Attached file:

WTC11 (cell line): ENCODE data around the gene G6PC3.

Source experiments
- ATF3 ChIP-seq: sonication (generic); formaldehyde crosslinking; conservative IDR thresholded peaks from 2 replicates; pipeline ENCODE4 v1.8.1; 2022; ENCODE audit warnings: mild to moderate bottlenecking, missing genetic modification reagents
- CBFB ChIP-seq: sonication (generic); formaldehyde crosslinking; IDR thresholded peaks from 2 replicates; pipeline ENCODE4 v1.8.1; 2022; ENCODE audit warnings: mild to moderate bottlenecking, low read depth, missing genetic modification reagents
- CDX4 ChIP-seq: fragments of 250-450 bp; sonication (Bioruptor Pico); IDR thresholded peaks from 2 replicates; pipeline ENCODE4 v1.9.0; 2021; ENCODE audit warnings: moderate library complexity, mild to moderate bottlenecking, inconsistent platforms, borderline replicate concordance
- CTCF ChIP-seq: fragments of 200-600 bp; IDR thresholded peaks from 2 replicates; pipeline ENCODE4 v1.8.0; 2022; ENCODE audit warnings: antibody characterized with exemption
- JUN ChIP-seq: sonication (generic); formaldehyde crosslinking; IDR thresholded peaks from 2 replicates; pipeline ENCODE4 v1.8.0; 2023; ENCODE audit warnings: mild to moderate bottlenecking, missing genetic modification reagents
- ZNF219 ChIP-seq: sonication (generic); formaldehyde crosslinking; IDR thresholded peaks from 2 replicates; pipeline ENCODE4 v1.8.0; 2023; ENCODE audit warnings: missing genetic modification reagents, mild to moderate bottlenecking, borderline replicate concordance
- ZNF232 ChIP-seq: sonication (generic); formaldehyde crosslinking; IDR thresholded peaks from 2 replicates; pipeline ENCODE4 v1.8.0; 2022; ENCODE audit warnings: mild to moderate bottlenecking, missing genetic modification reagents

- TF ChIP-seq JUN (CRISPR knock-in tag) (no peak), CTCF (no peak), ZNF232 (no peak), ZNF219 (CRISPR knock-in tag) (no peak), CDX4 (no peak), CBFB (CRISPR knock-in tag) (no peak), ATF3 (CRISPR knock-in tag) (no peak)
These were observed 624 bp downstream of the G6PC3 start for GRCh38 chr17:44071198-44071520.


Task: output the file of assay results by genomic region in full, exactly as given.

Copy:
WTC11 (cell line): ENCODE data around the gene G6PC3.

Source experiments
- ATF3 ChIP-seq: sonication (generic); formaldehyde crosslinking; conservative IDR thresholded peaks from 2 replicates; pipeline ENCODE4 v1.8.1; 2022; ENCODE audit warnings: mild to moderate bottlenecking, missing genetic modification reagents
- CBFB ChIP-seq: sonication (generic); formaldehyde crosslinking; IDR thresholded peaks from 2 replicates; pipeline ENCODE4 v1.8.1; 2022; ENCODE audit warnings: mild to moderate bottlenecking, low read depth, missing genetic modification reagents
- CDX4 ChIP-seq: fragments of 250-450 bp; sonication (Bioruptor Pico); IDR thresholded peaks from 2 replicates; pipeline ENCODE4 v1.9.0; 2021; ENCODE audit warnings: moderate library complexity, mild to moderate bottlenecking, inconsistent platforms, borderline replicate concordance
- CTCF ChIP-seq: fragments of 200-600 bp; IDR thresholded peaks from 2 replicates; pipeline ENCODE4 v1.8.0; 2022; ENCODE audit warnings: antibody characterized with exemption
- JUN ChIP-seq: sonication (generic); formaldehyde crosslinking; IDR thresholded peaks from 2 replicates; pipeline ENCODE4 v1.8.0; 2023; ENCODE audit warnings: mild to moderate bottlenecking, missing genetic modification reagents
- ZNF219 ChIP-seq: sonication (generic); formaldehyde crosslinking; IDR thresholded peaks from 2 replicates; pipeline ENCODE4 v1.8.0; 2023; ENCODE audit warnings: missing genetic modification reagents, mild to moderate bottlenecking, borderline replicate concordance
- ZNF232 ChIP-seq: sonication (generic); formaldehyde crosslinking; IDR thresholded peaks from 2 replicates; pipeline ENCODE4 v1.8.0; 2022; ENCODE audit warnings: mild to moderate bottlenecking, missing genetic modification reagents

- TF ChIP-seq JUN (CRISPR knock-in tag) (no peak), CTCF (no peak), ZNF232 (no peak), ZNF219 (CRISPR knock-in tag) (no peak), CDX4 (no peak), CBFB (CRISPR knock-in tag) (no peak), ATF3 (CRISPR knock-in tag) (no peak)
These were observed 624 bp downstream of the G6PC3 start for GRCh38 chr17:44071198-44071520.